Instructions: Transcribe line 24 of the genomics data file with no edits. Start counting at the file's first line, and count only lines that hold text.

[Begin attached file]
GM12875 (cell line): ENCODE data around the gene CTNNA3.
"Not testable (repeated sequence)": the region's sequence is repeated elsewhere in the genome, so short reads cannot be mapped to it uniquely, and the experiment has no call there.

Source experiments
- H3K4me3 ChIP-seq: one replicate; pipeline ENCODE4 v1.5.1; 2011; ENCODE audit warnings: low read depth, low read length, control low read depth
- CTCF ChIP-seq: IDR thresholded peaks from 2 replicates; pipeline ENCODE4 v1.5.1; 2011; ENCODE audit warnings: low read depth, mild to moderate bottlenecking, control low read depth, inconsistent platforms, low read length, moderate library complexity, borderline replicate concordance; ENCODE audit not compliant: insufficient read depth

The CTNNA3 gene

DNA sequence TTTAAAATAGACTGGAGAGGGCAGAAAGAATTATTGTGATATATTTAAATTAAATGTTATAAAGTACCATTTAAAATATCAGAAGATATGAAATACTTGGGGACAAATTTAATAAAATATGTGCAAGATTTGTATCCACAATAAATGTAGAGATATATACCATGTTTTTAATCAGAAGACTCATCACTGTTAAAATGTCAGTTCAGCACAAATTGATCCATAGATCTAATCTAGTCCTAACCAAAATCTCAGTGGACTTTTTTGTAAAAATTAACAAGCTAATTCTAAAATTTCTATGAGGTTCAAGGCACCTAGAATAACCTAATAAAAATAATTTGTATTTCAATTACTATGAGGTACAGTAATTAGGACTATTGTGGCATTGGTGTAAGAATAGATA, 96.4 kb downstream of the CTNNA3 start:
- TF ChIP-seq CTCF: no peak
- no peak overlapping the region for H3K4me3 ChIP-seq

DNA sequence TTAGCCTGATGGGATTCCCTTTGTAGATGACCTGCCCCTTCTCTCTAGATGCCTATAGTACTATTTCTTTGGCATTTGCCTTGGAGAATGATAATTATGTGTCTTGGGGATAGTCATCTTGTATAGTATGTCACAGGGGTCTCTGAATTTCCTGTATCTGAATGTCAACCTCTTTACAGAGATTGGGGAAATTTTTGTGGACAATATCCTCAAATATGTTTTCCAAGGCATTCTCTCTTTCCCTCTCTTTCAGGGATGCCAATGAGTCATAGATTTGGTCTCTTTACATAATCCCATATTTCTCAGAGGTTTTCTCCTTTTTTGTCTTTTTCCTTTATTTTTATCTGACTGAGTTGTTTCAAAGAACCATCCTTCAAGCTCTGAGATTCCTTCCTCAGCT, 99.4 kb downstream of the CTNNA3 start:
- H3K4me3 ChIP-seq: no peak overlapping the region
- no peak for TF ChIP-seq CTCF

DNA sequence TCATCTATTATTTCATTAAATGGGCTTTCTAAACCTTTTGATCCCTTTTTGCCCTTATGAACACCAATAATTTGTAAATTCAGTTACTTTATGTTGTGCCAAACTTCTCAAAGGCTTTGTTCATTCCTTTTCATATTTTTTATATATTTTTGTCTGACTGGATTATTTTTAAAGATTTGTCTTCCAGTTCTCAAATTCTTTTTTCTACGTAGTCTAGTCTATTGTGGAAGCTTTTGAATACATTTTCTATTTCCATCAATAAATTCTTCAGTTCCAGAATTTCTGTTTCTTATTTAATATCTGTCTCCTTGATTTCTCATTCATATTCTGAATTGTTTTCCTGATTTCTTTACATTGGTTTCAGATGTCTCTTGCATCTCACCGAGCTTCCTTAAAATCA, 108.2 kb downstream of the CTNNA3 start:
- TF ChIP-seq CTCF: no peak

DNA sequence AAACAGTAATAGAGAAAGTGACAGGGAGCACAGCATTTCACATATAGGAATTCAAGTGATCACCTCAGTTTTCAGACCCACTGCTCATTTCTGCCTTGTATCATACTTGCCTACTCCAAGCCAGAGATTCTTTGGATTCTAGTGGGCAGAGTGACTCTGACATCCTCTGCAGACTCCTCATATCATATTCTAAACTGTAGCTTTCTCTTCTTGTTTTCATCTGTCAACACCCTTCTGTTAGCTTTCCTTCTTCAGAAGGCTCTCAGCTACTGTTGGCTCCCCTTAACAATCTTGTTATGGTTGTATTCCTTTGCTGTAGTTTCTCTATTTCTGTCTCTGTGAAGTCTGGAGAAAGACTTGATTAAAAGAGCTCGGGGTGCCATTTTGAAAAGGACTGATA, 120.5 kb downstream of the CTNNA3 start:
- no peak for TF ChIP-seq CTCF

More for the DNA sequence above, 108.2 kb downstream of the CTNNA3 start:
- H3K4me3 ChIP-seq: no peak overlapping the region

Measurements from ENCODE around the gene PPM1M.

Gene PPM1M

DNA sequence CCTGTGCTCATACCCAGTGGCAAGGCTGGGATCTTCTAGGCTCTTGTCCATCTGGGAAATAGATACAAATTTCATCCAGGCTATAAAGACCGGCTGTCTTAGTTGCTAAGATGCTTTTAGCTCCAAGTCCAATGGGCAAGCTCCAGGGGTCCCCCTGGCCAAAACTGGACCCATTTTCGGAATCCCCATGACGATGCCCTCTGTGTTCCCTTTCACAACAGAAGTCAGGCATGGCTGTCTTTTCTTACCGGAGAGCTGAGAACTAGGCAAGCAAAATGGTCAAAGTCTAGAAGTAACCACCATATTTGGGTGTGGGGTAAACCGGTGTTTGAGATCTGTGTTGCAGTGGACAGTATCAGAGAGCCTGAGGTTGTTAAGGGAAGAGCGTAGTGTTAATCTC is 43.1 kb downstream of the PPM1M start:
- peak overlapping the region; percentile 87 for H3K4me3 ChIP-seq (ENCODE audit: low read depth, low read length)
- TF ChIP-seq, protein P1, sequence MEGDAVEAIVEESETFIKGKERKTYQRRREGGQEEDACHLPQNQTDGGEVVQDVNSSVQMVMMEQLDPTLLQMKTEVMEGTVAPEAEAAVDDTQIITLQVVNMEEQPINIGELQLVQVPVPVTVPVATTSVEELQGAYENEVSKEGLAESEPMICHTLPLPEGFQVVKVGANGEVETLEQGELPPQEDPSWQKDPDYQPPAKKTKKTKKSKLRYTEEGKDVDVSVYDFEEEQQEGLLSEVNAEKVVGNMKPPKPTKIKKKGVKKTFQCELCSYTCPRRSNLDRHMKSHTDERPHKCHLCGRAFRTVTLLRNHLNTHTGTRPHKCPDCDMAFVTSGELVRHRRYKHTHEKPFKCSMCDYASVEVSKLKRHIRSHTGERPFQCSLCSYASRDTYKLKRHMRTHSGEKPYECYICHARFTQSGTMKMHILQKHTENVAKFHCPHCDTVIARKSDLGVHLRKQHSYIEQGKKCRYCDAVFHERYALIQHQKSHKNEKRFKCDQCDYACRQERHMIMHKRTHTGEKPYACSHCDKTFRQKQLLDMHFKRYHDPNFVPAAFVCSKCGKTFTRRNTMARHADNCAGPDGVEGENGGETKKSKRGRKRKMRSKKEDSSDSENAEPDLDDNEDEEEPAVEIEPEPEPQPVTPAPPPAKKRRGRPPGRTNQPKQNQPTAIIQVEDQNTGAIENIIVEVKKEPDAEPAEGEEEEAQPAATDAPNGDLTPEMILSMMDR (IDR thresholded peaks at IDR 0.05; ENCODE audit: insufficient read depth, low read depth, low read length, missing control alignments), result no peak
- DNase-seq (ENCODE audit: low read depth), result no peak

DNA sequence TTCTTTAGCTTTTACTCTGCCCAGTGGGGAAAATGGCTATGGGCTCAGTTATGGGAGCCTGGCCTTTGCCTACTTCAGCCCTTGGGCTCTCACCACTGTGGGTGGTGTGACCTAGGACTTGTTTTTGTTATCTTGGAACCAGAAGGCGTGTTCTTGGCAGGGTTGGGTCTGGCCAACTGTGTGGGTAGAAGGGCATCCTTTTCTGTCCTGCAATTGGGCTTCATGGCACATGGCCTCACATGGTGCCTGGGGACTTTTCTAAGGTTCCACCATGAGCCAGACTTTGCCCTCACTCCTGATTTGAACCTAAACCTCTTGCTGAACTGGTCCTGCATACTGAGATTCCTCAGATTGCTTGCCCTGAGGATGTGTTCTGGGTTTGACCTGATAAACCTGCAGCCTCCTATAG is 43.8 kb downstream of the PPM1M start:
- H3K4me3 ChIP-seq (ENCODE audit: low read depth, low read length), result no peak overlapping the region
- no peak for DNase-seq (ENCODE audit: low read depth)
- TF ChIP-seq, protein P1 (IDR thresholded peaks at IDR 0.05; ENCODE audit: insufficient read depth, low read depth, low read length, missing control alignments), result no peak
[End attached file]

- DNase-seq (ENCODE audit: low read depth), result no peak